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Ten-lined-June-Beetle

Near each eaten potato, I found the larvae of these beetles.

 

 

Ten-Line-June-Beetle

Don’t they all look like they’ve eaten too many potatoes?

Beetle larvae

I’ve had to do a lot of extermination as I dug potatoes. My foot was the quickest way to deal with them. Where is a robin when you need one?

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So far, the only way I can think of to get rid of these potato eaters is to put all my garden through a soil screen, and watch for the smaller larvae that might fall through the mesh. I’m very frustrated. What to do?

They’re heeeere!

At last the weather is warming up, and just when we are all set to enjoy it, the ten-lined June beetles rain on my parade.

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Remember that pudgy puppy from a few posts ago? Emma is now 12 weeks old and investigating everything. She told me she doesn’t like the flavour of June beetles, but they’re fun to pounce on and watch. They also make a very entertaining buzzing noise with their wings.

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It doesn’t want to play, it doesn’t taste good, but it crawls and that’s fun to watch. But it’s too slow. It’s like watching paint dry. So…when all else fails…roll on it.

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Phobias and Phriends

ten-lined beetle

Ten-lined-June-Beetle

 

These  guys are about an inch and a half long. The ten-lined beetles are about to make their presence known again. The hatch happens during the first few very hot days.

They have spiky hooks on their legs made for hanging onto people’s clothing. I don’t think they bite, but they don’t have to. They can give a person a heart attack simply by landing on them. The most dangerous places for a person to be landed on are the delicate dip at the base of the throat, the head where they tangle in one’s hair, and the back, where they are unreachable.

I’m terrified of going outside in my backyard after dusk which is when these horrors fly from shrub to tree and back again like a thousand mini-choppers buzzing me as they criss-cross the yard in endless erratic flights.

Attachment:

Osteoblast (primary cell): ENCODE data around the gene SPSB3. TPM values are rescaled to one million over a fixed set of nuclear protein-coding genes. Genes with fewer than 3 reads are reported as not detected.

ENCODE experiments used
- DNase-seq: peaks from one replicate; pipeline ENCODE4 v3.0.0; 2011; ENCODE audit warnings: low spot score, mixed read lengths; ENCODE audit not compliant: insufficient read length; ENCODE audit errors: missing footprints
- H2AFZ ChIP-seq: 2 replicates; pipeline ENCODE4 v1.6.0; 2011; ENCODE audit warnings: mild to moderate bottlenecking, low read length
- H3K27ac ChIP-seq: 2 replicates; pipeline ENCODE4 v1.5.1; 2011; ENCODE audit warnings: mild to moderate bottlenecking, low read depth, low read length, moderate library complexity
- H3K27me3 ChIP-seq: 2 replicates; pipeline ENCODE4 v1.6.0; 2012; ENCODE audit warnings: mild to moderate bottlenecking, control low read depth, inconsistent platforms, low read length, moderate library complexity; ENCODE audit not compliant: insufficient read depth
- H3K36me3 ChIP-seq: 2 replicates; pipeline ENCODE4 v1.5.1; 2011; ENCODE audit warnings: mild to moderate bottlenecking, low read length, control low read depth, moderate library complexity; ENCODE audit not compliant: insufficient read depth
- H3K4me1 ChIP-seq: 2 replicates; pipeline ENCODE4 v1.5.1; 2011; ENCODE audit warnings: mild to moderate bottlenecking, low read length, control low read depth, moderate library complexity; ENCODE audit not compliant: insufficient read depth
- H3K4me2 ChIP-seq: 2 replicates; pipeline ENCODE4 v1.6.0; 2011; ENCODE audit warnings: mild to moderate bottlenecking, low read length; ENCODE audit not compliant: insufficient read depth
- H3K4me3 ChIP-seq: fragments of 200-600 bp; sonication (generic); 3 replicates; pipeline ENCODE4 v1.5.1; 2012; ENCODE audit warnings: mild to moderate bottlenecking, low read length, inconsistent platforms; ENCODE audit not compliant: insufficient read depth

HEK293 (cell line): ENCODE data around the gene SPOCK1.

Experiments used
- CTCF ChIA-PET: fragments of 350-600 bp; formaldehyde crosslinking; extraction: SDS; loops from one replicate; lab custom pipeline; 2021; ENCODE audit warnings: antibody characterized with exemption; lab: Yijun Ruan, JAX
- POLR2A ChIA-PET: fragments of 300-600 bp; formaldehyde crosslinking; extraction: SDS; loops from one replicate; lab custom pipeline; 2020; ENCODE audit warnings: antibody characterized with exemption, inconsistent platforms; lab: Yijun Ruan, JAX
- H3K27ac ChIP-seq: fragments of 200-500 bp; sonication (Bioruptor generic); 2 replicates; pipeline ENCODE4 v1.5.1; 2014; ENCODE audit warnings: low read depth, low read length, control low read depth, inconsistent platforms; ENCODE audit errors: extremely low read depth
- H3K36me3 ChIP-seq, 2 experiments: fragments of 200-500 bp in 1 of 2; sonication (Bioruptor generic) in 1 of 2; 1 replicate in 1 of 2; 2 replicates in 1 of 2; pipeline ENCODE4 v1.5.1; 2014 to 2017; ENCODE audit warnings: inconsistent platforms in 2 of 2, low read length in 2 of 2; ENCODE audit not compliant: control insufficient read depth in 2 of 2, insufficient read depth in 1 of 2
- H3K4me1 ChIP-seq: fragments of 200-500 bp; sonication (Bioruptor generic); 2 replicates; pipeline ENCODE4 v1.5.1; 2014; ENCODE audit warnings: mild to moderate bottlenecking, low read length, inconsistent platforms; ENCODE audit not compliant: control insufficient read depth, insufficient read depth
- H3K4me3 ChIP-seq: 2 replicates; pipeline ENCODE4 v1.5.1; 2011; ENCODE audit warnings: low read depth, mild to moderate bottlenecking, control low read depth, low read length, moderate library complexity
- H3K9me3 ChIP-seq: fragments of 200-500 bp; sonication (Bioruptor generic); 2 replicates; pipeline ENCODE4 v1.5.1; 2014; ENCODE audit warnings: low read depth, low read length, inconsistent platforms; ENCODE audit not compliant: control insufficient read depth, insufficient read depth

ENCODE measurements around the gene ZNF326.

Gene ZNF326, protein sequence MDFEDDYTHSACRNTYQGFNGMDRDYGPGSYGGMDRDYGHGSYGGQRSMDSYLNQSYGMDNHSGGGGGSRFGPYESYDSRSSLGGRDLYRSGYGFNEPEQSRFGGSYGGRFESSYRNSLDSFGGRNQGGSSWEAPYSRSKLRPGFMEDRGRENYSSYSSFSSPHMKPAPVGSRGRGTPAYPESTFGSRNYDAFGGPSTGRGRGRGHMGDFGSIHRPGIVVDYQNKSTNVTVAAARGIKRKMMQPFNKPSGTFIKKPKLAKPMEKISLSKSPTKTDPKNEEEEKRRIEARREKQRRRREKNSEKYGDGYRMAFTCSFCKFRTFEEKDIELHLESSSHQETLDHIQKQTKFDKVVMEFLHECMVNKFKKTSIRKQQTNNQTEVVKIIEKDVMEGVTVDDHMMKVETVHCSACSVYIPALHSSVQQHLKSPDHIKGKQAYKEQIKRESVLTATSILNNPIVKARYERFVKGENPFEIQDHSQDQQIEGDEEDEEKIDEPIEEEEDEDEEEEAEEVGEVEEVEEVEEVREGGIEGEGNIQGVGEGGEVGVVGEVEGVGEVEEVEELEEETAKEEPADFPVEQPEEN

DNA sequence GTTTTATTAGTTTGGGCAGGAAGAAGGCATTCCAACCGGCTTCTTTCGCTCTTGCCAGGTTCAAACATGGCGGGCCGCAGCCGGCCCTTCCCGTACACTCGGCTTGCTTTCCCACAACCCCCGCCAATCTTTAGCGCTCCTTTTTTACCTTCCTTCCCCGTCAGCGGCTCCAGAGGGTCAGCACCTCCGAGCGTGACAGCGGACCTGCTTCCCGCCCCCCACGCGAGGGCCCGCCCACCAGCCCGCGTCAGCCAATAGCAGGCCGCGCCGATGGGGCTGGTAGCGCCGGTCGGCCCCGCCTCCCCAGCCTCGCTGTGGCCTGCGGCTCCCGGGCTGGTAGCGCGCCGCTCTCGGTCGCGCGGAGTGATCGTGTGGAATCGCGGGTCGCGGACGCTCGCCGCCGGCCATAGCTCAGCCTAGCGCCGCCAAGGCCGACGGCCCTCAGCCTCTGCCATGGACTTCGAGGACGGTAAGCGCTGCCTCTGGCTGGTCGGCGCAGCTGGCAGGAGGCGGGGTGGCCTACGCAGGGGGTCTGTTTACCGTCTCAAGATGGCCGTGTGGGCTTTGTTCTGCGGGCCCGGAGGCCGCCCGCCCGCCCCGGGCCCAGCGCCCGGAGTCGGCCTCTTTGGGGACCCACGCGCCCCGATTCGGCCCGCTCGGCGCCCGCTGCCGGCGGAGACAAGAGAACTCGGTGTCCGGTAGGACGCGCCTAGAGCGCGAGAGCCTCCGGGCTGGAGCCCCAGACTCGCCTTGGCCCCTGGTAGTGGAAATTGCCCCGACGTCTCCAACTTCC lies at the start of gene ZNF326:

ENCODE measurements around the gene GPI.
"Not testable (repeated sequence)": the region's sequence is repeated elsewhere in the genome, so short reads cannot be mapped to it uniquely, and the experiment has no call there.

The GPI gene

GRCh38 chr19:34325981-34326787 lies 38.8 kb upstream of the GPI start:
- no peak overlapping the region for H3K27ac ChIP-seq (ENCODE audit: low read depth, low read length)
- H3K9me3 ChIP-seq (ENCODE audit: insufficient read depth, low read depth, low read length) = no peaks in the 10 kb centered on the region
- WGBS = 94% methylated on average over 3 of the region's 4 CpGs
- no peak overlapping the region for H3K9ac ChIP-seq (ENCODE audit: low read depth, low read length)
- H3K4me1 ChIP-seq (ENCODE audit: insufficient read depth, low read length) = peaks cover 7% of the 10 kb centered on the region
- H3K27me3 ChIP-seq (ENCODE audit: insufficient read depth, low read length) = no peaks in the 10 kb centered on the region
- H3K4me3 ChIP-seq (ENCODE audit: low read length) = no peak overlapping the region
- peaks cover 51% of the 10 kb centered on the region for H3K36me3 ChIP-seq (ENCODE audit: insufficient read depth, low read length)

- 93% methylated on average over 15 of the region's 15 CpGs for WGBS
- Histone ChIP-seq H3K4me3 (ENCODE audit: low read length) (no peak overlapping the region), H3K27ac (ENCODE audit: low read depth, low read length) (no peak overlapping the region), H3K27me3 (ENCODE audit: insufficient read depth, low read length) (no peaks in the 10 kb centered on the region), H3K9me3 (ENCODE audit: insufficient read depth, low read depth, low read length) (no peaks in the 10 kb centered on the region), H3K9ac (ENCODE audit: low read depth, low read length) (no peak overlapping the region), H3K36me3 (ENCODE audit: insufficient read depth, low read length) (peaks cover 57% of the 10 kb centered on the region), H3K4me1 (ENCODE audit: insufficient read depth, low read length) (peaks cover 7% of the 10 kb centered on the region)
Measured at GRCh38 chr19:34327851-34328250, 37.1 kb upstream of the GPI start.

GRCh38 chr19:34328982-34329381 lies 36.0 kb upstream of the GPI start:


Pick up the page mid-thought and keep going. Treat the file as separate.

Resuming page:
I have discovered them in their larval stage while digging in the garden. Amazingly they can live in very firmly packed ground easily at a depth of a foot, and even much farther down in the ground, as I’ve discovered when I was digging post holes. The larvae are fat and look a bit like a prawn except they are a cream colour.

Beetle larvae

Knowing that the larvae will turn into my nightmare beetles, I make it my mission to kill every one I can find, by feeding them to the robins who love them like I once loved prawns.

When I had finished digging my garden, the robins had to work harder to provide their own meals. Today I watched one picking at something in the ground. Not knowing what he was after, I kept taking his picture. Here he is looking…

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listening…??????????

and after much digging and pecking…??????????

to my shock, pleasure, and undying gratitude, he uncovered a “prawn.”

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I’m sure he was wondering how to tackle this rather large hors d’oevre. If necessary it could be swallowed whole, but…

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maybe he should set it down and try to kill it first?

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 It’s such a mouthful…and someone’s coming…what to do…

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Best to “take the honey and run.”